We see to it that in the open and inexhaustible taxonomy of the marvellous, objects name themselves after all. Our concept of the New Aquarium Gothic is revealed to be a kind of cartoon reel with famous characters and an amoral mechanism. Duration 2min36secs. Let’s watch.

Argument, or, The Magic Lanthorn in the Aquarium

Where we find submerged, among the skulls and castle ruins an aquatic “automate”, depicting a recurring dinner scene. Therein we see: a moving model of Georges Méliès sitting down to discuss business with Qu Yuan, the shaman-poet of the Li Sao. The Méliès figurine cuts into the roast, which fall into rectangular fragments of comic strips. These float up in the water to the top of the bowl, where they are almost discernible. The figurine of Qu Yuan writes out what appear to be automatic odes based on the comics. A madreporic colony is spawning at their feet, slowly filling up the entire bowl. A chime version of the Looney Tunes theme plays itself in time with the clockwork motion of the figurines. The mechanism is very delicate.

“The disappearance of humanity is a bad memory.”

-David Nadeau

It’s like walking out of that first screening of Battleship Potemkin. The ocean revolts. The scales appear beneath our flesh and we grow gills. The sea is a great collage game, like the monsters bred at Leeds and Inner Island. The sea is also pirate radio station.

And so we return from the sea with new and miraculous weapons. Let’s end with a modest proposal for a new alteration (or derangement) of perspective, maybe in lieu of calls for outright iconoclasm against the image, the commodified product or electronic communication. The fear here is of spinning off too hastily into a negative humanist essentialism, limiting what is or isn’t an “authentic” experience to predefined categories. Situationist détournement and board gaming are still preferable, and more adventurous, than total abstinence. The risk is not so much in detailing the corrosive effects of electronic media (which is certainly true), but rather the perplexing mirror that makes everyday activity seem “unmediated” by comparison. This gives too little regard to the role of pernicious and stifling ideology in our daily lives. The problem with the paucity of the virtual is precisely that its flattening effect has a tendency to extend beyond the screen where it is least suspected. Surrealist activity will be the dialectical short-circuit that triggers a meltdown of the whole façade; collapsing at once the virtual and its swarm of subsidiaries in the marvellous and comic glow of the magic lanthorn at the bottom of the surrealist sea, with snarky captions and subversive cartooning.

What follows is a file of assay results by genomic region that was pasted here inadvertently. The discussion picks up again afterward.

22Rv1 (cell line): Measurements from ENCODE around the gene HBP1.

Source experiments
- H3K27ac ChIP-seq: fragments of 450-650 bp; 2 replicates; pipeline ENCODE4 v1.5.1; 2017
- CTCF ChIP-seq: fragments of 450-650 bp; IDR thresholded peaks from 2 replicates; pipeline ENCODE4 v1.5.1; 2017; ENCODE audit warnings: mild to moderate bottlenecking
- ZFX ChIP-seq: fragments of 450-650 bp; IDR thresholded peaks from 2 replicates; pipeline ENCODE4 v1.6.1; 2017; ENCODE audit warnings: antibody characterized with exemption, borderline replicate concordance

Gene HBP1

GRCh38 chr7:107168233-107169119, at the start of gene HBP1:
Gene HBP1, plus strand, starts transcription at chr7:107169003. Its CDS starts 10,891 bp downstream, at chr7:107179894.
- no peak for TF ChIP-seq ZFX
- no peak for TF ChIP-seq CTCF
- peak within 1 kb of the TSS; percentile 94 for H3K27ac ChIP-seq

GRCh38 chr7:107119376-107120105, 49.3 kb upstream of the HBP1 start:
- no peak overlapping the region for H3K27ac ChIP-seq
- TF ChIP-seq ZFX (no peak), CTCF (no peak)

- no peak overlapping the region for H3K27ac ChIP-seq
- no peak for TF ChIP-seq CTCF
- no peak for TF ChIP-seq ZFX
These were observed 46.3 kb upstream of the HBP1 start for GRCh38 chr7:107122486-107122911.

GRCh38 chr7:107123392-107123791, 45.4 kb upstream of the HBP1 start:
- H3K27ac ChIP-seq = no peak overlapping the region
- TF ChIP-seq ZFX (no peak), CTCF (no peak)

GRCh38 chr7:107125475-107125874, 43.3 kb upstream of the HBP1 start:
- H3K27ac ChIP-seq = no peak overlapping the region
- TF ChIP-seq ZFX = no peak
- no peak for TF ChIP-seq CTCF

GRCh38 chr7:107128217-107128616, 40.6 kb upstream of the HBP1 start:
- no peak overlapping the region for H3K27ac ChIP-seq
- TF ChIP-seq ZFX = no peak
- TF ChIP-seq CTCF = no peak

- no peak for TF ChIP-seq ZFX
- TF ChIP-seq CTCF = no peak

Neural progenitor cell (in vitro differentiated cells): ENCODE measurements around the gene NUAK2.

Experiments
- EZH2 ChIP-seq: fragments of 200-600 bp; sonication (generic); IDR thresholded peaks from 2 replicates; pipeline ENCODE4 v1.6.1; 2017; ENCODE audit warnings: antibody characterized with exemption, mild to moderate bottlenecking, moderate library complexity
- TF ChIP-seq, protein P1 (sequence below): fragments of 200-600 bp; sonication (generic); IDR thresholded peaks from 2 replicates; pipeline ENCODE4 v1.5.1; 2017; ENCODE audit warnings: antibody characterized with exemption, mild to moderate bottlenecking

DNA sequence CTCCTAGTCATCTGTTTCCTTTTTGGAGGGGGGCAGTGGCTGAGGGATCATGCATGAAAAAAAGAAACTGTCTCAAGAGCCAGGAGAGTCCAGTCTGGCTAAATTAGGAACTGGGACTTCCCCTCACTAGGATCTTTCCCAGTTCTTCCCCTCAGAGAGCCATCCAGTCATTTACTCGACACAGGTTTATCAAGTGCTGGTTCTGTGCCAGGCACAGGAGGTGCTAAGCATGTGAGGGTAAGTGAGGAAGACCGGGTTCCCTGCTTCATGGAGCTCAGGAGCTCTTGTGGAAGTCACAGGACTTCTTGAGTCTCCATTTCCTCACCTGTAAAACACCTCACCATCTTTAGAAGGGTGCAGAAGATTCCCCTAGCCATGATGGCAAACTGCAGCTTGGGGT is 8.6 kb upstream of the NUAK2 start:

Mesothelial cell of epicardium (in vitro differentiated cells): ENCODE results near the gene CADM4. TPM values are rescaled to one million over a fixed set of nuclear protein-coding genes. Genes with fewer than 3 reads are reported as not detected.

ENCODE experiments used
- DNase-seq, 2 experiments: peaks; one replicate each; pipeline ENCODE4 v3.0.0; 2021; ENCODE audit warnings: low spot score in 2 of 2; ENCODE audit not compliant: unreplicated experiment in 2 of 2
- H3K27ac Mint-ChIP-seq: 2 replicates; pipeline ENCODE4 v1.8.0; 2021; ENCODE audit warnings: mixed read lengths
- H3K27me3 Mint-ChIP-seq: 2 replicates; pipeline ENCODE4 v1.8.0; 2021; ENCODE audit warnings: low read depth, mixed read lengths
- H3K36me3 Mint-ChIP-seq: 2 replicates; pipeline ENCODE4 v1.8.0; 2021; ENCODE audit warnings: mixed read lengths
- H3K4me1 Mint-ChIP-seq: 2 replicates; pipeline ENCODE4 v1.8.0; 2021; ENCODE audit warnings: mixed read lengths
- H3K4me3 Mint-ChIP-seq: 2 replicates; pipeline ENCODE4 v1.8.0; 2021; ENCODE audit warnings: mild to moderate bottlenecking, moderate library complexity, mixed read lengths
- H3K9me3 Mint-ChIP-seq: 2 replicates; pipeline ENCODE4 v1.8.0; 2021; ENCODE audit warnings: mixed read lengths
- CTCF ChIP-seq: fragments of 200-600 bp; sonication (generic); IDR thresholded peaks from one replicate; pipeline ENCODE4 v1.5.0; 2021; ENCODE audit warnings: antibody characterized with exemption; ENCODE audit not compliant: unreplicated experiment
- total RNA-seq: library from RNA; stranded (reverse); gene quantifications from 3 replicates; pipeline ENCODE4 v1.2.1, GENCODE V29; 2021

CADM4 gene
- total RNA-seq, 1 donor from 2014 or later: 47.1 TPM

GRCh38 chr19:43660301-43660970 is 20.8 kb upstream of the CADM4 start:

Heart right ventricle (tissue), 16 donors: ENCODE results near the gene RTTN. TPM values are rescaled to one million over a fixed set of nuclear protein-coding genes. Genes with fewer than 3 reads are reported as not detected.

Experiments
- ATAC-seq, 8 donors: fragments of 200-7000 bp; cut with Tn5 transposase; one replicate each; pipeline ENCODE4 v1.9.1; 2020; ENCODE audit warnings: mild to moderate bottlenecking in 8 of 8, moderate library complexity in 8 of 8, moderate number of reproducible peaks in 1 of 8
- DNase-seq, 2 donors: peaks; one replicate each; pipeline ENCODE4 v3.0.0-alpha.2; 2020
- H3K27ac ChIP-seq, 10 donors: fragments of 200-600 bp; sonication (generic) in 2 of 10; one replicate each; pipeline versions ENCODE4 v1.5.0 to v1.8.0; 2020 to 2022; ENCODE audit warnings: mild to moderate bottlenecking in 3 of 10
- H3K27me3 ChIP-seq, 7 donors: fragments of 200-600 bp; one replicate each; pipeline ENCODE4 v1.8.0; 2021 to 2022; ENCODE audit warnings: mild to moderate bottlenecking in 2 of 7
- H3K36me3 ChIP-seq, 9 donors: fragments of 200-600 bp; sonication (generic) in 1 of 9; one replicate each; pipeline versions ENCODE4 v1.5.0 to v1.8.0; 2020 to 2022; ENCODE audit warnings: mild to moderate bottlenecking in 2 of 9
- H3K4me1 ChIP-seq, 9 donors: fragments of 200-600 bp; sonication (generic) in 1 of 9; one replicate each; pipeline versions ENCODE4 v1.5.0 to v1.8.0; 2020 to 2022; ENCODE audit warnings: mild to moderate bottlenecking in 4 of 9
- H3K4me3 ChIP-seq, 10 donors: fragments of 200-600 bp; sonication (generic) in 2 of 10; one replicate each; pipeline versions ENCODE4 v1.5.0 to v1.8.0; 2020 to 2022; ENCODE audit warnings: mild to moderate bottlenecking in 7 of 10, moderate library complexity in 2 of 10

In the service of business deals far removed from people’s lives, the bearers of Capital continue to smooth out the electronic runway over a mass of unsuspecting heads. In defiance of both facile electronic solutions and the potentially naive idolization of a humanist retreat, I might suggest, as a start of something different, an “aquarization” of presentation itself. This could mean:

* That The Spectacle itself cannot be overcome through abstinence, but through a subversive and hilarious derangement in the vein of a bonsai miniature. Barnacles.

* That presentation might be considered merely a small home for a real life form.